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The Thurber Carnival (Penguin Modern Classics) by James Thurber (2014-01-30)

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  • Penguin Classics (1684)
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Review Text

  • By Owl on February 18, 2016

    Once upon a time, I got thrown out of the Fairmont Senior High School library because I was reading "The Thurber Carnival" and laughing like a maniac at the MANY hysterically funny stories. Or at least, at 14, I thought they were hysterically funny. I haven't had such an orgy of laughter since so I ponied up the price of a used book to see if Thurber was still as really, really, really funny.He was and he wasn't. His drawings are still psychologically amazing, like the one of a man cowering before a 1920's standard three story substantial house whose back side morphs into a predatory-looking woman's face. The wit & elegance of his wording brought the laughter would get me tossed from a 2016 library except I read it at home. The Thurber classic stories such as "The Night The Bed Fell on My Father" and the glorious "Secret Life of Walter Mitty" are here, not much dated because many were looking back half a century even when he wrote them.My much older self found something even better reading this splendid book: the precision, the deftness, the power of his psychological insights. In "The Secret Life of Walter Mitty," he nails the man trapped by the conventions of his day which included continuing in marriage with an insufferable person who finds his own way out in heroic fantasies. We have different conventions in 2016 and fewer such traps (IMHO) yet are drawn to heroic fantasies, such as "Star Wars".ANY NEGATIVES: Yes. The references to Black Americans are wince-worthy at their patronizing best and can be book-closers at their worst as in the story of the wreaths and Deliah. We have miles to go before we can sleep in this regard, but reading this book can remind us of the miles already traveled, thanks to truly heroic women and men. And yes 2: women are often menacing in Thurber's world, such as his comic-style, "The War Between Men and Women." If not menacing, they are often ditzy. And yet and yet and yet, doggone it, this is one man's view, an honest one readers can feel, and like Aristophanes, he can write very funny stories about not-so-funny times.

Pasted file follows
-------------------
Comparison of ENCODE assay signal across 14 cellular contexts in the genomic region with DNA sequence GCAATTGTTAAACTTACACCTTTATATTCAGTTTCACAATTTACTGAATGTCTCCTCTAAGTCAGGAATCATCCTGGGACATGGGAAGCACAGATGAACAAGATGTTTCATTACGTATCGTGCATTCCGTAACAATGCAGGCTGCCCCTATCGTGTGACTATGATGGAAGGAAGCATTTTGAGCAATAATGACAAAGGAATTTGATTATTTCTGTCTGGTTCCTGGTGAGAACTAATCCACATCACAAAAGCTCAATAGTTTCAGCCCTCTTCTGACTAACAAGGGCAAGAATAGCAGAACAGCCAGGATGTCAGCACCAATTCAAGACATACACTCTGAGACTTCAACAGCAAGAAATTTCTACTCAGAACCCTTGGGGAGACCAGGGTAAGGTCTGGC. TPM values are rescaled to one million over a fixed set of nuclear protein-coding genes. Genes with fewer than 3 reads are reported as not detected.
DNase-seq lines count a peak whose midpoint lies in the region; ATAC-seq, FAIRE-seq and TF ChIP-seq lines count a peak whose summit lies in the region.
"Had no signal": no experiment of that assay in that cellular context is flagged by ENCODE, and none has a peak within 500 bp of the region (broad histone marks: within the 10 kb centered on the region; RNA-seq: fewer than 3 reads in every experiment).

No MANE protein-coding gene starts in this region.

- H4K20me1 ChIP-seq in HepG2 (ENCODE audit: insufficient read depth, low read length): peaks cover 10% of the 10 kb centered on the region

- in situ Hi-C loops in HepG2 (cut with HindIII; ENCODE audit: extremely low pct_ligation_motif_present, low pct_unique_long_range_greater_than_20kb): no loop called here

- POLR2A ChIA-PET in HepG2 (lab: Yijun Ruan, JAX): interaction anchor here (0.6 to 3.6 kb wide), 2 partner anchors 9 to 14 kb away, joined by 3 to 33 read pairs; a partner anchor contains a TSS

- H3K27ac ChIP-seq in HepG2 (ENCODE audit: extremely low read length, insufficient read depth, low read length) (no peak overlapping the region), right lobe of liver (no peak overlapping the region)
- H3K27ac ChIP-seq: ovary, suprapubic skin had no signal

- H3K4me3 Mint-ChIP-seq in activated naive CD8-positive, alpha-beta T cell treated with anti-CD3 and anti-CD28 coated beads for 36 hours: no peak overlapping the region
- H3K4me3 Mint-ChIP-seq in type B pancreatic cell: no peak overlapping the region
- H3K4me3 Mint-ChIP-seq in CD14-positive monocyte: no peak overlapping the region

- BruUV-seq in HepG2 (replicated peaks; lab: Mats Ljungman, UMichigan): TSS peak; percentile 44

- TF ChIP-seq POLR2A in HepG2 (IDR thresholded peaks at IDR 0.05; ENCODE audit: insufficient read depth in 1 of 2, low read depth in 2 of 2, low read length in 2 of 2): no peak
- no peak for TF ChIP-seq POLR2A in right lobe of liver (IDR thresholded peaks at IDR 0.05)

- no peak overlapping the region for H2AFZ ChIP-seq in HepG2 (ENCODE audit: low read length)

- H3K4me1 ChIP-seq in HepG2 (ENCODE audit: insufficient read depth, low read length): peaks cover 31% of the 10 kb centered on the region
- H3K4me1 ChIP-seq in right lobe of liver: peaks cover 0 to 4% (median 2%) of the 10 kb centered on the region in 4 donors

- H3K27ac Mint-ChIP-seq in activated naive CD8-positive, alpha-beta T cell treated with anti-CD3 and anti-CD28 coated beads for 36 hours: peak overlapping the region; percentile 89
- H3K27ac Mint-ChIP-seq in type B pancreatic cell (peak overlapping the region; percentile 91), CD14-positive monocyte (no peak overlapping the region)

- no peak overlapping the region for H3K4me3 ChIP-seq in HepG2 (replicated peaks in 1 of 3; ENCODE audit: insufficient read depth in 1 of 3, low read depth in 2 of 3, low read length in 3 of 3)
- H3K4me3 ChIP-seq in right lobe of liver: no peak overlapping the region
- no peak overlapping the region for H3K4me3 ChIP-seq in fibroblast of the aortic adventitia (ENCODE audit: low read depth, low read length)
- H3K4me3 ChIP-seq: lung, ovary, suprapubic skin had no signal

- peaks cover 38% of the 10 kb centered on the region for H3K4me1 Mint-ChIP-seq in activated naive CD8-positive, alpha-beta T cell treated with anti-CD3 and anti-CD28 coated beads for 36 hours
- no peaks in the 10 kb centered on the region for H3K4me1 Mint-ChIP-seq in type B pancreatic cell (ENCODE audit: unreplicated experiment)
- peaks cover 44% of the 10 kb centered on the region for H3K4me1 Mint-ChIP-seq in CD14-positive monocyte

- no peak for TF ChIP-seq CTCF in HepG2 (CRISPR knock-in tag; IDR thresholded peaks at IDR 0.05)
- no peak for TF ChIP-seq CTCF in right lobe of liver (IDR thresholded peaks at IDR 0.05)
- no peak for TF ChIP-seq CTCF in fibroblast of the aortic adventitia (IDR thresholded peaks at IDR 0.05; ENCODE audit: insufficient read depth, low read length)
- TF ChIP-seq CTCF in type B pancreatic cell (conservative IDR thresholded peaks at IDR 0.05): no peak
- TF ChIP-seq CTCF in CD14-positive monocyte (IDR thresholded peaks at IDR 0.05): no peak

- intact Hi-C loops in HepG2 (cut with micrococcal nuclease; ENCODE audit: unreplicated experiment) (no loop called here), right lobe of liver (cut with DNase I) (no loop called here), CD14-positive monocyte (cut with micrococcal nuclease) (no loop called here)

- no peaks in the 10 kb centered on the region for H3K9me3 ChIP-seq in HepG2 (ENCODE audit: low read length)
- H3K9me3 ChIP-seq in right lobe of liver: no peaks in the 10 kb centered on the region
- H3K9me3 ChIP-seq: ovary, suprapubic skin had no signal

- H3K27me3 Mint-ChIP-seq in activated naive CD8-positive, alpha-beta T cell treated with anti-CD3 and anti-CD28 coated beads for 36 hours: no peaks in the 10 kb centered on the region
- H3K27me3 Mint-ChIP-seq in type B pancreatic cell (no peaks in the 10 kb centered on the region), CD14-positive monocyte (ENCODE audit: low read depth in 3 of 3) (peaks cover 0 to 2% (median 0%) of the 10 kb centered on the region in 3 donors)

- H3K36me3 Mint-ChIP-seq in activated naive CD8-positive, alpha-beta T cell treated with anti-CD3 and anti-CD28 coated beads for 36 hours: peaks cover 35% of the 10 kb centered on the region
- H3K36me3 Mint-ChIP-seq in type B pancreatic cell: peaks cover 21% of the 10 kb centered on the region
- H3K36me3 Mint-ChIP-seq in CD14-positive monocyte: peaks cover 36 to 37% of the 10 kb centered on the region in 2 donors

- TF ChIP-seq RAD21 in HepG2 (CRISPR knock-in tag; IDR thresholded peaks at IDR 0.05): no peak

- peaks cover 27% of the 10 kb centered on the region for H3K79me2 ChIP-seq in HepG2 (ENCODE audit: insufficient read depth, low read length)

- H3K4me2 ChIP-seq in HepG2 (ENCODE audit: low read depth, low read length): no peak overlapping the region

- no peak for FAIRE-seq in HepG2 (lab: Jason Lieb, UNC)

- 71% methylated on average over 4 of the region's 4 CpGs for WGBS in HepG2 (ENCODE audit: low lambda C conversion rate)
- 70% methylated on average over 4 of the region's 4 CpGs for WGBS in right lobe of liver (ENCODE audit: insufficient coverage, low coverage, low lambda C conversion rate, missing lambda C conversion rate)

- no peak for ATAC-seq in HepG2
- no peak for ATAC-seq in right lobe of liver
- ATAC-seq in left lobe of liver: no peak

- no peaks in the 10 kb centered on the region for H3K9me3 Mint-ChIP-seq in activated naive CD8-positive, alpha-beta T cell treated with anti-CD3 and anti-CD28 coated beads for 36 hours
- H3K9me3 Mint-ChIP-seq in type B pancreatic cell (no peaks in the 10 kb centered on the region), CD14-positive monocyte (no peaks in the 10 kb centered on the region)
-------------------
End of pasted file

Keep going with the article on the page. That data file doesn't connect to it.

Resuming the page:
• By Phred on February 18, 2015